After heaping criticism on Nasdaq OMX Group's
The plan, which Nasdaq has called its "definitive word" on the Facebook debacle, is under consideration by the SEC and brings into question the extent to which an exchange can be liable for technical slip-ups. U.S. exchanges match hundreds of billions of dollars of securities transactions every day.
Knight's support comes after Nasdaq increased the payback fund to $62 million in cash from an earlier $40 million, made up mostly of trading rebates, the market-making firm said in a letter to the U.S. Securities and Exchange Commission, dated August 29.
Nasdaq has around 300 member firms that trade on the exchange. Knight and other retail market-making firms and brokers together lost more than $500 million in the IPO.
Of the handful of comment letters on the compensation plan, two have voiced support: Knight's and hedge fund Citadel's. Seven -- from market makers, brokers, and lawyers for individual investors -- have called for it to be rejected.
"Although we would have preferred that the accommodation pool cover all losses sustained by Nasdaq members, we do support Nasdaq's proposal," Knight said in the letter.
Knight, which facilitates trades for other firms, had called Nasdaq's earlier plan "inadequate," and said it was considering legal action over the Facebook IPO.
Liabilities at exchanges, which have some regulatory duties, are capped in most instances. Nasdaq's cap is $3 million.
Much of the debate around the plan has focused on whether Nasdaq should be able to cloak itself in regulatory immunity in situations where it is operating as a for-profit entity.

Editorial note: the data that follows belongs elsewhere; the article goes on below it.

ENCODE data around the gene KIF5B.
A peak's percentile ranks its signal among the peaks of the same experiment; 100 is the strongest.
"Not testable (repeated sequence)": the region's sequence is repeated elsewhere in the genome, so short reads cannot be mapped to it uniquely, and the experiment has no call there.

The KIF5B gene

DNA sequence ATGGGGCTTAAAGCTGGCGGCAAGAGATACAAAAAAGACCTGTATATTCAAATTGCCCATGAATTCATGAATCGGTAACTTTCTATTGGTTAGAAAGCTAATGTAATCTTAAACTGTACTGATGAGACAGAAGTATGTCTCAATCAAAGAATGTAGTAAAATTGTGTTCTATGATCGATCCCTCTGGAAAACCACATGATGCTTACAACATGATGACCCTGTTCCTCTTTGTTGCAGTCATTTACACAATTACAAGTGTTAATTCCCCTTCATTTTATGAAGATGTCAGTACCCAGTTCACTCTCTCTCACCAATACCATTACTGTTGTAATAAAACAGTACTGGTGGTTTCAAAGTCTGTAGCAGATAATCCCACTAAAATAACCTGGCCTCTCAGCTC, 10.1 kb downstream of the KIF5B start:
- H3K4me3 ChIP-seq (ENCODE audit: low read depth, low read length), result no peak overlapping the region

Facebook's eagerly anticipated IPO on May 18, which raised $16 billion, was initially delayed by 30 minutes due to a technical glitch at Nasdaq.
The exchange then made the decision to get the stock trading by using a secondary system that ended up leading to delays in many clients orders and confirmations, costing some investors and traders big losses as the stock price dropped after an initial gain.
Further, Citi said trading of Facebook should not have been allowed to continue during the confusion that followed.
But Knight, which said it lost more than $35 million in the IPO, urged the SEC to leave the discussion of liability limitations and regulatory immunity to another day. Citadel, which is said to have lost $20 million, made a similar request.
Knight did urge the SEC to reject a portion of Nasdaq's plan requiring firms that sign on to waive their right to sue the exchange, likely before they know how much they will be reimbursed. Knight said that would set "a harmful precedent."
"Setting forth those types of requirements in the context of a rule filing inappropriately mixes commercial issues with regulatory requirements," Knight said in the three-page letter also addressed to SEC Chairman Mary Schapiro.
It said if the SEC disagrees and determines that some form of release is appropriate, it should only be sought after Nasdaq members are notified of the amount Nasdaq is willing to pay under the terms of the accommodation plan.
A Nasdaq spokesman had no comment on Knight's letter.
Nasdaq also faces regulatory investigations into its systems and actions during the IPO.
Knight had its own trading glitch on August 1, costing the firm $440 million and nearly forcing it into bankruptcy before a group of independent firms saved it with a $400 million investment.
(Editing by Walden Siew and Bernadette Baum; Editing by Gary Hill)